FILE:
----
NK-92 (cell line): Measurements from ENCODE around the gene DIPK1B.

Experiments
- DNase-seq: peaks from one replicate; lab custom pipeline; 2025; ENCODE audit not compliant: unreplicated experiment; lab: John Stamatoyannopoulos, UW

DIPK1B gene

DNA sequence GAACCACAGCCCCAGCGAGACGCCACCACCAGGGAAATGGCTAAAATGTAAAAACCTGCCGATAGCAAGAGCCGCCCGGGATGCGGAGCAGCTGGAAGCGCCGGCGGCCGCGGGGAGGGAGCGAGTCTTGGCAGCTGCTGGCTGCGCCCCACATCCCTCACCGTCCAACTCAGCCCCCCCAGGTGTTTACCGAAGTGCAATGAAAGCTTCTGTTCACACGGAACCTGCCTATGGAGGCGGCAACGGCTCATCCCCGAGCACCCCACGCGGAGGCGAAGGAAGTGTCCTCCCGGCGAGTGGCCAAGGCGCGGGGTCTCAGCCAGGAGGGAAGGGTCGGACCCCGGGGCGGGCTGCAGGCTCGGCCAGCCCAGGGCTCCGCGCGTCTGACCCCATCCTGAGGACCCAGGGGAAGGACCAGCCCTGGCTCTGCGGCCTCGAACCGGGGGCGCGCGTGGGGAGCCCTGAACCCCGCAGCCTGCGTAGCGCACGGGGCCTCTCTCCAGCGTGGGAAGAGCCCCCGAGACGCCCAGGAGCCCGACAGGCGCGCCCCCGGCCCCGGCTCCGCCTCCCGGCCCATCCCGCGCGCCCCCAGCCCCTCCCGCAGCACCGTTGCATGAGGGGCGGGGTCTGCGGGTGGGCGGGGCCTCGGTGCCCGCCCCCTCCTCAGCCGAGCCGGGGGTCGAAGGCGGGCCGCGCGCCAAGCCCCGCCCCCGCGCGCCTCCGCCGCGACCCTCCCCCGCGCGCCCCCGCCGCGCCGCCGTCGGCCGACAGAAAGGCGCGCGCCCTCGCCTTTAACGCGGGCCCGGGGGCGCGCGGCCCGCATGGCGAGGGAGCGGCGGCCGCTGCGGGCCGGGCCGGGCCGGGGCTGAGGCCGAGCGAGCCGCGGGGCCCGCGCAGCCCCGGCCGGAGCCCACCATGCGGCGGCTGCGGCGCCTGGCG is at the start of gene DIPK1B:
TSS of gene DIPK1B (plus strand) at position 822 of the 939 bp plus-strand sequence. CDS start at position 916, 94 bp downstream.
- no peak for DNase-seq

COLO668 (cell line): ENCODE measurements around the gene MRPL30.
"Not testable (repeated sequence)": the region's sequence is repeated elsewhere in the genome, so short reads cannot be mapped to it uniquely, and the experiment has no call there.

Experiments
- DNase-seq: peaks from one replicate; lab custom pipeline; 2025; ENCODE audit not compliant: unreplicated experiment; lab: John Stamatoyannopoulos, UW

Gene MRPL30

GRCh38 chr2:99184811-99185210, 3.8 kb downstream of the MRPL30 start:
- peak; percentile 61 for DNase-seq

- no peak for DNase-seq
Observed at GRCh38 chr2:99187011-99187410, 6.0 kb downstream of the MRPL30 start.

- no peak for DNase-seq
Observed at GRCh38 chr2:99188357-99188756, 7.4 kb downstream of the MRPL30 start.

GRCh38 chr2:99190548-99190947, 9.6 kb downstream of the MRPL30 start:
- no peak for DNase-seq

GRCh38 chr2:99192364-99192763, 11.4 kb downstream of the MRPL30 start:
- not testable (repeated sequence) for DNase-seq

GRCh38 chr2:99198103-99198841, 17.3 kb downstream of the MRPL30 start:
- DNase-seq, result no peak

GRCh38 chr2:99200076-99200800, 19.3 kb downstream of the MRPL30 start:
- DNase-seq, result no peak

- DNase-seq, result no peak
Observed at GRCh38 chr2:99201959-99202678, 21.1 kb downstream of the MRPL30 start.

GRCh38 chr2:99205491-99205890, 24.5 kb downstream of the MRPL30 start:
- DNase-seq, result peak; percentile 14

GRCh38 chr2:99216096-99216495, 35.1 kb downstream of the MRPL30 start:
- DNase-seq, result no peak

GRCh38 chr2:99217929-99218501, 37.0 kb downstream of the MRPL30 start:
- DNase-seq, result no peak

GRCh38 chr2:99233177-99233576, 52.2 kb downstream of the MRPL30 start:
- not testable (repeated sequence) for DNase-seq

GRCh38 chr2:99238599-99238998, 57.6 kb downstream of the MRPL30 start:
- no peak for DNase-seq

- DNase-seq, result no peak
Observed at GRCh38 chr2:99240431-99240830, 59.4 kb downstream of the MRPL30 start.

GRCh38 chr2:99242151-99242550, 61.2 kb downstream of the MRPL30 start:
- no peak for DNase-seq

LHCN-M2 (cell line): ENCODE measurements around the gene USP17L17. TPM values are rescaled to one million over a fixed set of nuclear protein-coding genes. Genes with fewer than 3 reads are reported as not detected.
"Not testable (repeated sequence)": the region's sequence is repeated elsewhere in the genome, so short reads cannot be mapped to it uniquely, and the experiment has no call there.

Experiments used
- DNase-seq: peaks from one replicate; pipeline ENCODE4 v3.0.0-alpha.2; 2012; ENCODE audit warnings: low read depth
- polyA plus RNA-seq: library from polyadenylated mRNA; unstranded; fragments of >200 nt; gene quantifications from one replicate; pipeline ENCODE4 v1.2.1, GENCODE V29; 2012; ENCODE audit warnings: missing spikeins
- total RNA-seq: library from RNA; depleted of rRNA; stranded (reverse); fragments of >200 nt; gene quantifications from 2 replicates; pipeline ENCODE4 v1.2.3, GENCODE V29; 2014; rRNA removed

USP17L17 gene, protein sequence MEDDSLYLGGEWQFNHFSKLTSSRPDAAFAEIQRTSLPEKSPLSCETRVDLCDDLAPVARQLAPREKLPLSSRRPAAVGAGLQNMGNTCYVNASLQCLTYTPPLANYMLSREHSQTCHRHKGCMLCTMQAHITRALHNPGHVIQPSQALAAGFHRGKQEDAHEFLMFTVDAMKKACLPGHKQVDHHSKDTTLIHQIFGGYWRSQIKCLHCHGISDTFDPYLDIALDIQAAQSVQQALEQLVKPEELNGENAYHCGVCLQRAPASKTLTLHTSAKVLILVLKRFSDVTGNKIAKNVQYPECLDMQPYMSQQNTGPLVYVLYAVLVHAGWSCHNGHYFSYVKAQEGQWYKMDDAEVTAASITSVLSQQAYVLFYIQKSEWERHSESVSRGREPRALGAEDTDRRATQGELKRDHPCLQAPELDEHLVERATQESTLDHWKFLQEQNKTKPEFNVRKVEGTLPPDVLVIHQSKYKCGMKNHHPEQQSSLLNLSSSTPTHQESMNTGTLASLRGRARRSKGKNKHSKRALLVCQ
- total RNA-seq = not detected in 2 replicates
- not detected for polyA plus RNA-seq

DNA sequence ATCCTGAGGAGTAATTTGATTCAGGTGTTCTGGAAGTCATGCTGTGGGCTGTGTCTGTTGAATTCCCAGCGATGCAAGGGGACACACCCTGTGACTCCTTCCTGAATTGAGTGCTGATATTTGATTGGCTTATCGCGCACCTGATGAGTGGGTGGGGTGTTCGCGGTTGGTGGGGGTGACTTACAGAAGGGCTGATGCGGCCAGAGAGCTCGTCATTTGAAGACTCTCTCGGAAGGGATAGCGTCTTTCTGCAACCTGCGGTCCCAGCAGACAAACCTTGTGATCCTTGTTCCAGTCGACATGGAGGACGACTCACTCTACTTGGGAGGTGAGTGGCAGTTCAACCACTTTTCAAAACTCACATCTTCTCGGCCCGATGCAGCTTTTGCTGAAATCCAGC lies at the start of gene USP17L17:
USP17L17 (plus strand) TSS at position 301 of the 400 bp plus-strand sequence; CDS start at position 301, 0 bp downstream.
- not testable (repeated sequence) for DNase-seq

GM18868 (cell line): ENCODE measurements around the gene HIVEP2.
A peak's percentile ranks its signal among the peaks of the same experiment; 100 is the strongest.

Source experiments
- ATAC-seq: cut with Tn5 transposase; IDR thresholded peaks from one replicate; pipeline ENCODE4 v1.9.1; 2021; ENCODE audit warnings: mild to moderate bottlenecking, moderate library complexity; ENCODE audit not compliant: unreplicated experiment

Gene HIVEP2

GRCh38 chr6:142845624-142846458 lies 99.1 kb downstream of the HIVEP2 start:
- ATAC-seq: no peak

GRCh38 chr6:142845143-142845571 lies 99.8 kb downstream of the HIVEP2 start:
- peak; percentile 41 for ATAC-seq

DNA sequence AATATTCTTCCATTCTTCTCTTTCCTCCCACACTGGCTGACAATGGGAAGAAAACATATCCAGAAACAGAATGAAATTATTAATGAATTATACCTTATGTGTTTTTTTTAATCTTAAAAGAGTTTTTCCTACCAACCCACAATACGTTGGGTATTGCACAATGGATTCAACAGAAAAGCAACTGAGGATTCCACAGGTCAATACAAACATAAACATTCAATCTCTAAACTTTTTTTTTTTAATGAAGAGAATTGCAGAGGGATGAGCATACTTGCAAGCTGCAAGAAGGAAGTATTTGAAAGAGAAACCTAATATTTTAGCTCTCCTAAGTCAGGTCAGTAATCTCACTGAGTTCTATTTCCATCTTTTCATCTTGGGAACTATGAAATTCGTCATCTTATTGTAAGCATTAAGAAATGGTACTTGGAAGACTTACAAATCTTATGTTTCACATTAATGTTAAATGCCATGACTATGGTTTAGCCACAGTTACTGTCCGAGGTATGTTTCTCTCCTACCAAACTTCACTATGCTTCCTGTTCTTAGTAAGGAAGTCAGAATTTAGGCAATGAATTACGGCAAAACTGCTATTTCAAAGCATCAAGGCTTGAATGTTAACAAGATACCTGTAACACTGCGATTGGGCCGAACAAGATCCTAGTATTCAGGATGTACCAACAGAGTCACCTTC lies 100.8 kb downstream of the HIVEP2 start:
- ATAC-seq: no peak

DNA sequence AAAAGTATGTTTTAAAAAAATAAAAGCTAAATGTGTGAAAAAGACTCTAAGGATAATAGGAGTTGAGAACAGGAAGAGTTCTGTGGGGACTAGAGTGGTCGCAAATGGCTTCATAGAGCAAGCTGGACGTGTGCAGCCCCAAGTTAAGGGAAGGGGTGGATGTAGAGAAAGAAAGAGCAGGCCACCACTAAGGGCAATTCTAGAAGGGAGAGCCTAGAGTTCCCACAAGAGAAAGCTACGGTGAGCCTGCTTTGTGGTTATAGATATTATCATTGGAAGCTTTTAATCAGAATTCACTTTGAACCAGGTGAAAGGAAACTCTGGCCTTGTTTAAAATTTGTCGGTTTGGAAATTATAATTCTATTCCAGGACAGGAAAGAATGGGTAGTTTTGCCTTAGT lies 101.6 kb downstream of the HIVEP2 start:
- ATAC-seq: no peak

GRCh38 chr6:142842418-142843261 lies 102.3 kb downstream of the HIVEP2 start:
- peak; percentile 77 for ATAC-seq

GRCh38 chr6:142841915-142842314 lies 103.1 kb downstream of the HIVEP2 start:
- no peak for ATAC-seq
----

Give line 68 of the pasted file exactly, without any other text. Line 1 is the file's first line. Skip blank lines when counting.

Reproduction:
GRCh38 chr6:142842418-142843261 lies 102.3 kb downstream of the HIVEP2 start: